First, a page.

This thesis focuses on teachers’ assessment practices in primary and lower secondary schools for technology education (Sv. Teknik). It is grounded in my prior experience as a teacher but also addresses the national and international research fields of technology education and assessment.

The thesis is based on four papers covering different aspects of teachers’ assessment practices in technology. Its aim is to contribute to knowledge regarding how teachers use assessments in primary and lower secondary school. The thesis explores: teachers’ formal documenting practices; primary teachers’ minute-by-minute classroom assessment; teachers’ views on assessment and finally teachers’ statements and motives relating to criteria for success while assessing students’ e-portfolios.

The choice of methods varies, depending on the focus of each sub-study, including quantitative data, collected from official governmental databases, software-generated statistical data and questionnaires as well as qualitative methods such as observations and interviews.

Formal documents proved to be unsupportive for teachers’ assessment practices. Lack of instruction and deficiencies in design templates made these documents practically useless. The classroom study shows that the studied teachers have great ambitions for their pupils to succeed but lack collegial support concerning their assessment practices. Findings also show that teachers who are specifically trained in technology show higher self-efficacy regarding their assessment practices. Based on the results from the teachers' assessments of e-portfolios, it is concluded that there is consensus among the teachers to focus on the whole rather than on particular details in student’s work. The overall results strengthen the importance of designing activities and that students should be taught and not left to unreflective doing in technology.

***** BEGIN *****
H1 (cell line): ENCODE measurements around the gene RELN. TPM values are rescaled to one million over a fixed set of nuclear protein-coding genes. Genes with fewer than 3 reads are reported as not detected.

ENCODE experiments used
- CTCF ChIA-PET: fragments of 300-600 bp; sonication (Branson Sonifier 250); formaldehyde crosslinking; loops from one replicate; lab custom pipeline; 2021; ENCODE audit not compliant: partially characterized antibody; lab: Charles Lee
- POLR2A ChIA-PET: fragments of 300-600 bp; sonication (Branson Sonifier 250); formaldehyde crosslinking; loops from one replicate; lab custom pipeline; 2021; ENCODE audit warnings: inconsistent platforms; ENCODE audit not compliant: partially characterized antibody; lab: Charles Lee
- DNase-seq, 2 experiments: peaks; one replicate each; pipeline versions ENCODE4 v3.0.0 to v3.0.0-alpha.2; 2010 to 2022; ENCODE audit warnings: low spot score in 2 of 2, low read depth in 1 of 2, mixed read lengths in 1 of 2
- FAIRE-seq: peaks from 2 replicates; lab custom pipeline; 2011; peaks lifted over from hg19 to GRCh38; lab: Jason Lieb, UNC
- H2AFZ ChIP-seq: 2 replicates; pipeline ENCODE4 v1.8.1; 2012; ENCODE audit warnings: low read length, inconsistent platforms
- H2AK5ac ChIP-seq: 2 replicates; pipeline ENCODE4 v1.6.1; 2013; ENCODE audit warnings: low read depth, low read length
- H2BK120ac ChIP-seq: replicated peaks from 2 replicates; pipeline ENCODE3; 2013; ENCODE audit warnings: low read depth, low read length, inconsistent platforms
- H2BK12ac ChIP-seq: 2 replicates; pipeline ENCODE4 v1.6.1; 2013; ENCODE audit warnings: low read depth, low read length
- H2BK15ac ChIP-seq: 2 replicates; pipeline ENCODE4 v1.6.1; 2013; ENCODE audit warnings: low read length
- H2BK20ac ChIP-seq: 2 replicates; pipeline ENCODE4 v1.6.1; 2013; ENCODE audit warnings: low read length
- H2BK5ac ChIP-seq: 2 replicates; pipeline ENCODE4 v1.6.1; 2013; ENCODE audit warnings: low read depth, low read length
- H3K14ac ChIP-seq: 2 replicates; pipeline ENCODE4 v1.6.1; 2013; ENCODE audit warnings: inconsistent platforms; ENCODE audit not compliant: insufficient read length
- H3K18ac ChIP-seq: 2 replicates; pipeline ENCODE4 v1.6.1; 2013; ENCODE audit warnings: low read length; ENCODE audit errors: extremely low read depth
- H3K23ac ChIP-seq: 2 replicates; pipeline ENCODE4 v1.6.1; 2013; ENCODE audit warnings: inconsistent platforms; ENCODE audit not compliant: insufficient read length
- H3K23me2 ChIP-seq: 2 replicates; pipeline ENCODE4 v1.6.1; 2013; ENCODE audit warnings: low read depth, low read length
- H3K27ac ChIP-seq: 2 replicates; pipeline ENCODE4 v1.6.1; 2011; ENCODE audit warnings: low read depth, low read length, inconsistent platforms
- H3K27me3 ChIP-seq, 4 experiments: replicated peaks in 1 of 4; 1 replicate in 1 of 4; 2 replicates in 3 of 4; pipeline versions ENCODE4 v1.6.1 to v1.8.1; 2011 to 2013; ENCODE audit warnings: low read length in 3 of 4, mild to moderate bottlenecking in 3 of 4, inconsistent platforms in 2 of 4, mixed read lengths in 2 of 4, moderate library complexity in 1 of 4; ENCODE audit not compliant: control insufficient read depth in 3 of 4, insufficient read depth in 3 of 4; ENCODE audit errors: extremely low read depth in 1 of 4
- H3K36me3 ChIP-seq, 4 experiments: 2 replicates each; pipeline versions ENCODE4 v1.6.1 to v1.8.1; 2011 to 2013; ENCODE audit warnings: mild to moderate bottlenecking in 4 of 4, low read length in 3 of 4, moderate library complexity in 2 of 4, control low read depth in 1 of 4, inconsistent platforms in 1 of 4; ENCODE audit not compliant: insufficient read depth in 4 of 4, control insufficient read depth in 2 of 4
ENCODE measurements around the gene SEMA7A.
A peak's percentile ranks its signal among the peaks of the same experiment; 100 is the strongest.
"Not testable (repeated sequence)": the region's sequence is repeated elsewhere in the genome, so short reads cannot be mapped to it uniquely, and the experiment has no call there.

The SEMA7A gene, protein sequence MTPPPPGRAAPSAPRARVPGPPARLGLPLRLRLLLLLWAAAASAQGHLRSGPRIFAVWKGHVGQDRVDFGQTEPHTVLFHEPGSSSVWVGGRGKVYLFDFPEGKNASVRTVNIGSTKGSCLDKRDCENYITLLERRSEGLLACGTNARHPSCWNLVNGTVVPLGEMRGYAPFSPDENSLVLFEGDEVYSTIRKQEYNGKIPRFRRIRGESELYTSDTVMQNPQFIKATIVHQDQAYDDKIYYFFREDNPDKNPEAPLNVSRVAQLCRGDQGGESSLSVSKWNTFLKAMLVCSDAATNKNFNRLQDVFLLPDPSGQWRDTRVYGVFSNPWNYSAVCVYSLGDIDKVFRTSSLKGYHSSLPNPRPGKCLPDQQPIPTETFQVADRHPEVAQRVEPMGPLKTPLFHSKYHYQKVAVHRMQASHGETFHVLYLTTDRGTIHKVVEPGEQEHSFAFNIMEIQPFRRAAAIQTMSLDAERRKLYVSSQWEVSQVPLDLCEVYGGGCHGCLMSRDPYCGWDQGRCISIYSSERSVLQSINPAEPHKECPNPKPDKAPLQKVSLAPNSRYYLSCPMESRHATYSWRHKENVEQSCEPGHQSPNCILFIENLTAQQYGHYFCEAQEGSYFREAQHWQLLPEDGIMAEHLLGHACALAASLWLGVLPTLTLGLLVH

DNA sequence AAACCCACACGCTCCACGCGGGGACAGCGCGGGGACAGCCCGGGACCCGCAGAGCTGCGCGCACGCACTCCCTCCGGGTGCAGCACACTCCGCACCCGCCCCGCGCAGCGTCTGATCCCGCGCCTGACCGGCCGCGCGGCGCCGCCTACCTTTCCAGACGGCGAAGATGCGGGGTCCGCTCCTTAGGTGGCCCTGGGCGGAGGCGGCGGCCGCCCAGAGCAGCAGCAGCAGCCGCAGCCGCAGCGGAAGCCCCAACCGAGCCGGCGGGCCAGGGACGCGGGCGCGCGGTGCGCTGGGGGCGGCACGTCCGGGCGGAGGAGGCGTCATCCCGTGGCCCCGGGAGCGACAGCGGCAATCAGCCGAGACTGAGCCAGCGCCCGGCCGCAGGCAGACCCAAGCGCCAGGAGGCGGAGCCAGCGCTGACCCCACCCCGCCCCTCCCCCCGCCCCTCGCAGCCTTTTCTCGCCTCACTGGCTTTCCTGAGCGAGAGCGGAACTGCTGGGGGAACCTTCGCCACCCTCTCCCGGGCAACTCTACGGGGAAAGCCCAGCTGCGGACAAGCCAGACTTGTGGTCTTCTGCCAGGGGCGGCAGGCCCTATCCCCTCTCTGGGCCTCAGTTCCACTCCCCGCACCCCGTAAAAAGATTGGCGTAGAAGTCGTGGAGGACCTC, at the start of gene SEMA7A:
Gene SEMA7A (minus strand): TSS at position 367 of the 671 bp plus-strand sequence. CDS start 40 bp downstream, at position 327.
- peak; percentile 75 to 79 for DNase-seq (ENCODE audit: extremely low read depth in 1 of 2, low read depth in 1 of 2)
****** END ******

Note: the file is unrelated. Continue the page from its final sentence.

Teachers’ assessment practices are complex. This thesis shows that teachers work with assessment in different ways. It is also shown that the educational environment is not supportive enough. Assessment is a necessity in the endeavour of bridging teaching and learning in technology, thus affordance for teachers’ assessment practices must be increased. 

Place, publisher, year, edition, pages
Stockholm: KTH Royal Institute of Technology, 2015. 89 p.
Series
TRITA-ECE, 2015:2
Keyword
technology education, primary education, assessment, classroom assessment, formative assessment, assessment for learning, self-efficacy, e-portfolio, e-assessment, engineering education, STEM, teknikundervisning, teknikdidaktik, formativ bedömning, bedömning, grundskola, klassrumsbedömning, bedömning för lärande, betyg, vurdering, vurdering for laring
National Category
Engineering and Technology
Research subject
Education and Communication in the Technological Sciences
Identifiers
urn:nbn:se:kth:diva-160092 (URN)978-91-7595-459-2 (ISBN)
Public defence
2015-03-06, Kollegiesalen, Brinellvägen 8, KTH, Stockholm, 14:00 (English)
Opponent
Supervisors
Note

QC 20150216

Available from: 2015-02-16 Created: 2015-02-13 Last updated: 2015-02-16Bibliographically approved